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Crop Biotech Update

Researchers Use CRISPR to Understand Genetic Characteristics of Wound Healing in Potatoes

September 1, 2021

To help reduce huge losses in the potato industry, biochemist Dylan Kosma from the College of Agriculture, Biotechnology & Natural Resources at the University of Nevada, Reno, is using a biochemistry approach to identify genetic characteristics of the wound healing process in potatoes.

Potato tuber wound healing involves suberin, a corky material that makes up a large proportion of "skin" that covers wound sites. Suberin is a lipid polymer that is produced by all plants and is a major component of wound healing tissues in potatoes. Poor suberin production during the wound healing process means post-harvest potato losses. Efficient wound healing and associated suberin production are critical for sealing off tuber wound sites to prevent pathogen entry and associated tuber losses in storage.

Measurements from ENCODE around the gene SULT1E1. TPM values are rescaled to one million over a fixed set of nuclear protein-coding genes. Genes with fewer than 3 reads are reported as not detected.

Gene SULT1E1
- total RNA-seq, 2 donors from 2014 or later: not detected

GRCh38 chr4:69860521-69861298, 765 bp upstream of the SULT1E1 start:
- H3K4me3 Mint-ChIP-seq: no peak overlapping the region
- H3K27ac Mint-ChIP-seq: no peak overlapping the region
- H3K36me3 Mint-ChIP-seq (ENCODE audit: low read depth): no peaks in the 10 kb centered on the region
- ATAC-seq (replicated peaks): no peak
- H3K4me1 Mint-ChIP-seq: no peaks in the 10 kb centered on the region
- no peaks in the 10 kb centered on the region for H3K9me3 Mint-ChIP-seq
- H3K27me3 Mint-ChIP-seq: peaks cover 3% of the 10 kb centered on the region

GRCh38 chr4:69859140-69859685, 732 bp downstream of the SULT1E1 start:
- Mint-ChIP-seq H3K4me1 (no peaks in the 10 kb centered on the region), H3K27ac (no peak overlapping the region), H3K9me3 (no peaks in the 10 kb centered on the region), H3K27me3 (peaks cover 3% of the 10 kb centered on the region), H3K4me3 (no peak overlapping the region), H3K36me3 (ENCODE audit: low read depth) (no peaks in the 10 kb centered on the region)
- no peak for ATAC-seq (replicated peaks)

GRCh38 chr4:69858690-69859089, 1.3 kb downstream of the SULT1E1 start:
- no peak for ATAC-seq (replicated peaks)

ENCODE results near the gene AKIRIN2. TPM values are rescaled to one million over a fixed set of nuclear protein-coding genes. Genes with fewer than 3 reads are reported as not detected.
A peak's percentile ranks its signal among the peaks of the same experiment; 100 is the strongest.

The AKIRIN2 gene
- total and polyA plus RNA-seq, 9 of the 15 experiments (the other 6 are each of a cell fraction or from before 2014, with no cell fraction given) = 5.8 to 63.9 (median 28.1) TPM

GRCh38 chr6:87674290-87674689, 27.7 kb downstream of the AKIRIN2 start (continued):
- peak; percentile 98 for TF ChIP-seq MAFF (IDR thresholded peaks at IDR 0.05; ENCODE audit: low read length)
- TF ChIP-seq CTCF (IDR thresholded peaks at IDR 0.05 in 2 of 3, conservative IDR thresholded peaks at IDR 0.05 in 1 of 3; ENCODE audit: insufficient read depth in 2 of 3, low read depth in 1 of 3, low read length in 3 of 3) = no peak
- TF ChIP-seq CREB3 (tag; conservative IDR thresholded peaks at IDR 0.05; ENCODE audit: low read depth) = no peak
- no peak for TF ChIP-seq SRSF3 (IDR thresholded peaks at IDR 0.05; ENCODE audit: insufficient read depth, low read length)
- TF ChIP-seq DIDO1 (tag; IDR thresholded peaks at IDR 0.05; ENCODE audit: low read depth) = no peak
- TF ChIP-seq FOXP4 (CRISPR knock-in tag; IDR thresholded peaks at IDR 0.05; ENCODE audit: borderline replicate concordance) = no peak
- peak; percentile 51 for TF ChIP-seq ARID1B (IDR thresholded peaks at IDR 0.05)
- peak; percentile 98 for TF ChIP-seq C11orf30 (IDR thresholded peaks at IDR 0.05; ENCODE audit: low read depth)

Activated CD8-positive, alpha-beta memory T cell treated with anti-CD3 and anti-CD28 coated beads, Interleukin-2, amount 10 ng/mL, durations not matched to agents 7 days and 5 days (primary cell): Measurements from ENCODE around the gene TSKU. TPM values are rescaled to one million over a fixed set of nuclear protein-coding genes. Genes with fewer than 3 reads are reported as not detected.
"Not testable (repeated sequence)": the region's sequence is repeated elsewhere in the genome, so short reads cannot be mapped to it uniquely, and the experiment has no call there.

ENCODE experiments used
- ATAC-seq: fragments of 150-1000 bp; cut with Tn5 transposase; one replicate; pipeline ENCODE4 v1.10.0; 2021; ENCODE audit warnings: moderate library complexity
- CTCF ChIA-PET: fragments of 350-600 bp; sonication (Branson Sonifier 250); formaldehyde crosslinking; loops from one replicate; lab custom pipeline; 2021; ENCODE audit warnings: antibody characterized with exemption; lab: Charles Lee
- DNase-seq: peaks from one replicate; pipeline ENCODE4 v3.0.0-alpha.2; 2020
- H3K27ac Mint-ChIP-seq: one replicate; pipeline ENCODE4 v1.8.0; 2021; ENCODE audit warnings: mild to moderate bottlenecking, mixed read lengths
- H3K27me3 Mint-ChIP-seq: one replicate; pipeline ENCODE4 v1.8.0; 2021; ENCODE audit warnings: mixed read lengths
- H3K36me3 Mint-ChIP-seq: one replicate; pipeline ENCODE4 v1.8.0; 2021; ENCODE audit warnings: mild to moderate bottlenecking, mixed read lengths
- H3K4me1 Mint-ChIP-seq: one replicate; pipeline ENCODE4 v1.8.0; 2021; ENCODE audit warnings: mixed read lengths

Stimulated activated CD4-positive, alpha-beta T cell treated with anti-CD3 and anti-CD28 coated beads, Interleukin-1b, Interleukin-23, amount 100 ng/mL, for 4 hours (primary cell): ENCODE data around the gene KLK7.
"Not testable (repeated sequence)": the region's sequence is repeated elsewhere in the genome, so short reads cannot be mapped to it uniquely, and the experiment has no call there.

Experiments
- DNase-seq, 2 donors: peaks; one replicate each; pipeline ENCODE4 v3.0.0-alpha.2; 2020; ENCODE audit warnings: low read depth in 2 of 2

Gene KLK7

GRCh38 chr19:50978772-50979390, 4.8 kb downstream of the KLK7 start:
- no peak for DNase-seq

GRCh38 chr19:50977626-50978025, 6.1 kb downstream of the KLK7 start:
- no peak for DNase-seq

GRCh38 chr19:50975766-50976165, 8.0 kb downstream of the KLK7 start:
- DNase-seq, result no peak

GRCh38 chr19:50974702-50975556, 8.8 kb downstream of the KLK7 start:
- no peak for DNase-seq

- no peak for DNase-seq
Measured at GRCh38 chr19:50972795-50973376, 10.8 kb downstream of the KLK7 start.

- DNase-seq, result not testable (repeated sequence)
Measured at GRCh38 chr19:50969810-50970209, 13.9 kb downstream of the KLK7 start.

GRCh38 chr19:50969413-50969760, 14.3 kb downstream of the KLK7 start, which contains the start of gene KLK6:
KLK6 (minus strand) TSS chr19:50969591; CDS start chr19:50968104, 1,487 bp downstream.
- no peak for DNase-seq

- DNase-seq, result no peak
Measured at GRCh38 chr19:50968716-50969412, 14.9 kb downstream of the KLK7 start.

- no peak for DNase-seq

Kosma's team used CRISPR-based editing to identify the genes in potatoes to better understand the master switches that activate wound suberin deposition. The team identified the first transcription factors known to regulate the deposition of components that make up the skin that forms during the wound healing process in potatoes. They found two potato transcription factors, StMYB102 (PGSC0003DMG400011250) and StMYB74 (PGSC0003DMG400022399), as regulators of wound suberin biosynthesis and deposition and are important regulators of wound suberization process in tubers.

For more details, read the article in Nevada Today.

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